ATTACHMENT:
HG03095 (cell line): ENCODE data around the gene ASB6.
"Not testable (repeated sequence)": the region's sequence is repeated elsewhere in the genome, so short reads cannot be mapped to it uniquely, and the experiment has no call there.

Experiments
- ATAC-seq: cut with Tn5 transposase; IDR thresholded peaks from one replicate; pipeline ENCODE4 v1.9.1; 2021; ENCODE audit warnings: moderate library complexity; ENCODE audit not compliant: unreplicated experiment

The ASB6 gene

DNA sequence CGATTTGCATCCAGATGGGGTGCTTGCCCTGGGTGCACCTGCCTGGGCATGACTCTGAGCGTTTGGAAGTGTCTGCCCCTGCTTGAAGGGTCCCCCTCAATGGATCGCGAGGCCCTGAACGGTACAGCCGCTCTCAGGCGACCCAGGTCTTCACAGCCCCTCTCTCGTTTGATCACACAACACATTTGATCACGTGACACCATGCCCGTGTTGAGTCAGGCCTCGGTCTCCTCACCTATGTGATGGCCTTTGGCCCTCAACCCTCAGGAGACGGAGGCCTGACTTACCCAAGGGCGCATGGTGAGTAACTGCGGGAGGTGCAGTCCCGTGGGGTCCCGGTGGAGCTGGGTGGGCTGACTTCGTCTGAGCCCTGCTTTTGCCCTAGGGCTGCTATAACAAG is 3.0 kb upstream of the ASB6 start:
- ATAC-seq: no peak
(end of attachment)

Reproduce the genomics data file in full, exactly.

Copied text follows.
HG03095 (cell line): ENCODE data around the gene ASB6.
"Not testable (repeated sequence)": the region's sequence is repeated elsewhere in the genome, so short reads cannot be mapped to it uniquely, and the experiment has no call there.

Experiments
- ATAC-seq: cut with Tn5 transposase; IDR thresholded peaks from one replicate; pipeline ENCODE4 v1.9.1; 2021; ENCODE audit warnings: moderate library complexity; ENCODE audit not compliant: unreplicated experiment

The ASB6 gene

DNA sequence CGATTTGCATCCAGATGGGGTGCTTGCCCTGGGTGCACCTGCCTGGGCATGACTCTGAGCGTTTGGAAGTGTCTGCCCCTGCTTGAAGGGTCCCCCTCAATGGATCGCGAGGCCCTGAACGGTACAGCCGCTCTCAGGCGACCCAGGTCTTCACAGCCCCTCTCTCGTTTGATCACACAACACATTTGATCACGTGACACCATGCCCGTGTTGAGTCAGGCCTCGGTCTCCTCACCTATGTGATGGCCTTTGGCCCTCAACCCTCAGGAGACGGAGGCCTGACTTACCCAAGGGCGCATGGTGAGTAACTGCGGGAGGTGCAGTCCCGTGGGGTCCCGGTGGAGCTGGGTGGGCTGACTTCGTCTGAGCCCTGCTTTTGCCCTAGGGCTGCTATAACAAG is 3.0 kb upstream of the ASB6 start:
- ATAC-seq: no peak